As you probably know, I’m an agile guy – as a practitioner, enthusiast and project manager. I’m also a certified PMP (Project Management Professional) – or a “real project manager”, as one of my agile friends jokingly remarked. I’ve been an agile enthusiast for far longer than I’ve been a PMP, by the way.
I’m not going into the “is agile compatible with PMBOK” debate now (it mostly is). My interest is in creating maximum value with the software projects I’m involved in, regardless of methodology, framework or whatever you want to call it.
And frankly, “real project management” as defined by PMBOK (Project Management Body of Knowledge) is not impressive with regards to value creation. Let’s take a look.
PMBOK Knowledge Areas
Here’s a list of the PMBOK Knowledge areas, that is, areas in which a project manager should have competence:
Human Resource Management
Put on your Value glasses, and see if there’s anything missing. You’re right!
There’s no knowledge area for ensuring that the customer or users gets maximum value, not even that they get something of value – only that they get “something”!
If you have access to an electronic copy of PMBOK, do a search for “value”. The results are pretty depressing.
Frankly, I cannot think of anything more fundamental to a project than that it should deliver value to its stakeholders. It is the very reason for the project’s existence. It should be something the project manager helps happen every day on the project. It should be a knowledge area in itself.
What’s Value Management Anyway?
A Value Management knowledge area should contain everything that is necessary to ensure that the project delivers real value (as opposed to “something”) to its stakeholders. It would probably include something like identify stakeholders, identify their needs (fulfilling those needs represent value), find ways to measure stakeholders needs (i.e. quantify value), identify potential product goals, evaluate product goals vs stakeholder needs, find ways to measure product goals, identify product solutions (or design ideas), evaluate solutions vs product goals, prioritize most valuable solutions, implement, estimate actual value delivered, repeat from “identify product solutions” (or earlier, if necessary).
Basically, I think you could plug in most of Evo, and get a pretty good Value Management knowledge area.
To be fair, you will find many value-related activities and concepts in PMBOK. “Identify stakeholders”, for example, is a process within the Project Communications Management knowledge area. And the Project Statement of Work (input to the “Develop Project Charter” process) references business needs and contains a rough description of the “characteristics of the product” – could be quantified, Evo-style.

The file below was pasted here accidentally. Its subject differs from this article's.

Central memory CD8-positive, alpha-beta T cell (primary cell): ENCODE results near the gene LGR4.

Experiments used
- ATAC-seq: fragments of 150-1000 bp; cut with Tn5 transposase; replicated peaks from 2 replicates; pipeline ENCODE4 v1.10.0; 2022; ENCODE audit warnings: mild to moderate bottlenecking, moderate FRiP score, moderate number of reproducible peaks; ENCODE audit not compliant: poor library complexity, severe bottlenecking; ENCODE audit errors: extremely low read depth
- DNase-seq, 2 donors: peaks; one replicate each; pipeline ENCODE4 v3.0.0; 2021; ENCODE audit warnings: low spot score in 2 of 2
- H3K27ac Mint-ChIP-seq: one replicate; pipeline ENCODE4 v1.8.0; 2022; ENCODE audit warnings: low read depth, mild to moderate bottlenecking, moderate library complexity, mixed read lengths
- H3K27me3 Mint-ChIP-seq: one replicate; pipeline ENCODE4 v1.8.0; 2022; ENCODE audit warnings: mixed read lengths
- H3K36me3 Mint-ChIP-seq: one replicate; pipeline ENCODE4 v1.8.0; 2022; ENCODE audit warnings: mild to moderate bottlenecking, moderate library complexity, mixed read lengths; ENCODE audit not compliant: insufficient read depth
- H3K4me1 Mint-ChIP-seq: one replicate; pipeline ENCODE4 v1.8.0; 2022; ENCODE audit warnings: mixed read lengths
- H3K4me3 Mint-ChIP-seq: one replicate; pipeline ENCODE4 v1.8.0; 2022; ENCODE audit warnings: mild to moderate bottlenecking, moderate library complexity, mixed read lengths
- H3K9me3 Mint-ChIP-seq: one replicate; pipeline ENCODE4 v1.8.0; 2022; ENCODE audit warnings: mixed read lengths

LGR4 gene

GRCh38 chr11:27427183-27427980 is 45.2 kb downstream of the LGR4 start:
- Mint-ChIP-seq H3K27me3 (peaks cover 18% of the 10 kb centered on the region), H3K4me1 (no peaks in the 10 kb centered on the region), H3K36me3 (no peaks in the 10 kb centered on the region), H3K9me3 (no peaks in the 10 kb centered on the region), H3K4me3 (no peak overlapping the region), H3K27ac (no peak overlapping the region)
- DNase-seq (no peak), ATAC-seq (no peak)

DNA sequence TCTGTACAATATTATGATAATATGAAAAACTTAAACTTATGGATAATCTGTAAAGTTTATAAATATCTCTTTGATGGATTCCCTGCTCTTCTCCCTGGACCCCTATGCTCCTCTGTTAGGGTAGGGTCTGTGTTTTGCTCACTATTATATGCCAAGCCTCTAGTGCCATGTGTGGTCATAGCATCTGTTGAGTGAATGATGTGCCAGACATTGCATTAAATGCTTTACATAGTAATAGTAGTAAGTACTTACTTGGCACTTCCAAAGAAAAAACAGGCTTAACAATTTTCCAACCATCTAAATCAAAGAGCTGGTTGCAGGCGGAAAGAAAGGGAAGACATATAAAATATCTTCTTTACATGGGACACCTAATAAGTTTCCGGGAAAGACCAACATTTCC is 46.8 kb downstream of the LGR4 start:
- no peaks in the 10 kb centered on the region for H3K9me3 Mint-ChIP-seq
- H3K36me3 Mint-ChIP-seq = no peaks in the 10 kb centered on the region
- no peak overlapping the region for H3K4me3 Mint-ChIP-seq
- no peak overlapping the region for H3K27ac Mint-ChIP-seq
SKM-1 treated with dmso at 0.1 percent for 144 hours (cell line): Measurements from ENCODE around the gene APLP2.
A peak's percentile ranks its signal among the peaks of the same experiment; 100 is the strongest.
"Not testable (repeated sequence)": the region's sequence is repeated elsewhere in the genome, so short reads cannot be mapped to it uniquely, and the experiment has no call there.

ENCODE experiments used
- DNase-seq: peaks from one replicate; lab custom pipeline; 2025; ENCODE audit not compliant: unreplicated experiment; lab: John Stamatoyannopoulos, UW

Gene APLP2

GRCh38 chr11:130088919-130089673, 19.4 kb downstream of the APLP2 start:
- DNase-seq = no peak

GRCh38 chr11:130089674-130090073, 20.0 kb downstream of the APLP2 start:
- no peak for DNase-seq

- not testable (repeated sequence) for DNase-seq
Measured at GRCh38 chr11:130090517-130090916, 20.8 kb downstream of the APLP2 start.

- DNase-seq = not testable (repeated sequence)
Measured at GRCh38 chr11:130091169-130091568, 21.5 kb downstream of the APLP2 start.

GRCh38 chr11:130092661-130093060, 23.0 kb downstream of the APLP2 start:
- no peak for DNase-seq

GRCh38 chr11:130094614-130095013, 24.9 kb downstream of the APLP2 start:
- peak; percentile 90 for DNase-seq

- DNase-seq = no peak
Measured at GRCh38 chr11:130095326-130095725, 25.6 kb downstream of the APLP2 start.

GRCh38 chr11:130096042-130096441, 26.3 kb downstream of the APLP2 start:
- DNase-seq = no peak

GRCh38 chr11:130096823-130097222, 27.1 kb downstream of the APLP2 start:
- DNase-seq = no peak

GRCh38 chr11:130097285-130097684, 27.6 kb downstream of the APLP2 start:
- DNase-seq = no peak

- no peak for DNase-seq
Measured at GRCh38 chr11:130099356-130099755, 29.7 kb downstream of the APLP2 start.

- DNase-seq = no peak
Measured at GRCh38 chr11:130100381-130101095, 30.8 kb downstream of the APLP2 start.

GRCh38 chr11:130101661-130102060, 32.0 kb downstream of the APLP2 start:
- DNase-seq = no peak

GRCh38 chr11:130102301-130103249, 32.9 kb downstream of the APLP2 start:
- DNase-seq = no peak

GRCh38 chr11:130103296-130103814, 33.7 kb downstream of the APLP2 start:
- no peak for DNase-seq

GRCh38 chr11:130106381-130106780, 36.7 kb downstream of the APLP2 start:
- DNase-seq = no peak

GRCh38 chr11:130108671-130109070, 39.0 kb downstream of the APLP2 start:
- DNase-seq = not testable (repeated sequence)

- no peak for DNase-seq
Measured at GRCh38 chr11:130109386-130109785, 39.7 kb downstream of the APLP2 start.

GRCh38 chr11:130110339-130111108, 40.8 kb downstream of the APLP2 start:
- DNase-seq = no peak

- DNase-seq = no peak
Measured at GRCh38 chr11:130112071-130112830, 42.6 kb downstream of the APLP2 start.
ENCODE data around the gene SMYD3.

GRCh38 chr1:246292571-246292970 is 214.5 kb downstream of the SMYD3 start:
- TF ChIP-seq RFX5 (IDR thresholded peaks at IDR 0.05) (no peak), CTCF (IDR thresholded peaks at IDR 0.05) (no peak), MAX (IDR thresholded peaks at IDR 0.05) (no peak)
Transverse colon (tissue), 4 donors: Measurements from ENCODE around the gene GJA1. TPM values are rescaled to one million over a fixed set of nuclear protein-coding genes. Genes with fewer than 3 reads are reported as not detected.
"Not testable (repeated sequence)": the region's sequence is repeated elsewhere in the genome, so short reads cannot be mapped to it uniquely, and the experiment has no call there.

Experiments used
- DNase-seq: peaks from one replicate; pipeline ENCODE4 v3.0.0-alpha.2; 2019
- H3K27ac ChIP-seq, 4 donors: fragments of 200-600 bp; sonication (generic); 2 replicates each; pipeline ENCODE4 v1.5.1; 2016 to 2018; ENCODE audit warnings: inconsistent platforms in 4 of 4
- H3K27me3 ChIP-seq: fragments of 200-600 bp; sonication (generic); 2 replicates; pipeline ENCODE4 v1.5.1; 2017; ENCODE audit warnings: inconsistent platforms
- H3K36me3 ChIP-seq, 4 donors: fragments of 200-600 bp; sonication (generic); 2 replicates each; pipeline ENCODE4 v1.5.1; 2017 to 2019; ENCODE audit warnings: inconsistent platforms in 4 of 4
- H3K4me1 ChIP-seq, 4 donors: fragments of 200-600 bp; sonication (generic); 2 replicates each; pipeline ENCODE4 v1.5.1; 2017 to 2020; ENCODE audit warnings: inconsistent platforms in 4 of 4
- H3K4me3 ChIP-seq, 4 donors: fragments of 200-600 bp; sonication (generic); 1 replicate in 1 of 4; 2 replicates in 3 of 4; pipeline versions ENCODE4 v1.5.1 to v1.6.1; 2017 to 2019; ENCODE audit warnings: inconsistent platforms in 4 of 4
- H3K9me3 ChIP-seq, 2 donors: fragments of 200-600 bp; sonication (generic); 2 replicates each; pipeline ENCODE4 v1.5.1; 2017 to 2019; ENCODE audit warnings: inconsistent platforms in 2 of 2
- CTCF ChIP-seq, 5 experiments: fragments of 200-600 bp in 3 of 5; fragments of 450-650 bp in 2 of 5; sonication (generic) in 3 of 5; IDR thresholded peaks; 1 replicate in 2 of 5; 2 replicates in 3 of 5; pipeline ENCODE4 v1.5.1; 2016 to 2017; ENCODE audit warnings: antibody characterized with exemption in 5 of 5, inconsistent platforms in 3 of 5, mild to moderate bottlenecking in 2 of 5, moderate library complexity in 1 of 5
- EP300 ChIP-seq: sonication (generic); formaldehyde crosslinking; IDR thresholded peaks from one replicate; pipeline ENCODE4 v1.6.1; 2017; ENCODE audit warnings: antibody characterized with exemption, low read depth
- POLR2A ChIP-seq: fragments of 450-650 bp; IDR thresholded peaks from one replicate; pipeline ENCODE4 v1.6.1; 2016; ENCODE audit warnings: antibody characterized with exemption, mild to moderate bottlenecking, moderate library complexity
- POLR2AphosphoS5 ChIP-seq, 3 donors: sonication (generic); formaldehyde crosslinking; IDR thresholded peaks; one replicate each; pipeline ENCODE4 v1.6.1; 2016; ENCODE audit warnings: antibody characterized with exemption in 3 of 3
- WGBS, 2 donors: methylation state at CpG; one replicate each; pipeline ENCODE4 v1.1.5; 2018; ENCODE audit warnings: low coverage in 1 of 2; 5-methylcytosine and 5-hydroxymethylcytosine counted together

So if you really look for it, you will find some value concepts here and there in PMBOK, and some more places where you could plug them in.
However, I don’t think the central issue of “value” should be found “here and there”. It should be blatantly in your face and in the forefront of your mind! It’s more important than Cost Management! It’s more important than Time Management! It’s more important than Scope Management! If we don’t create value, it doesn’t matter if the project is on time and budget – it’s waste nonetheless.
So the PMBOK knowledge areas should be reorganized, with Value Management at a center position.
What about Agile and Value?
I’m an agile enthusiast and practitioner. Is that because agile projects deliver more value? Well, Agile methodologies are generally better at expressing that the purpose of the project is to create value – at least, that’s what we agile enthusiasts are always saying. In practice, agile projects have a tendency to focus on functionality rather than value, means rather than ends, and we are often not even aware that we suffer from a lack of tools to identify and express value.
In short, “Value Management” as a discipline is not – yet – central to agile methodologies either. But I think this issue is growing in the agile community, and I think it will be the next big thing in agile. At least, that’s what I’m working on.
Writing this article, I found this blog post via twitter – also pointing at value driven project management as the next step in the evolution of agile project management. Good one.
I’d really love to hear any thoughts you might have on this issue!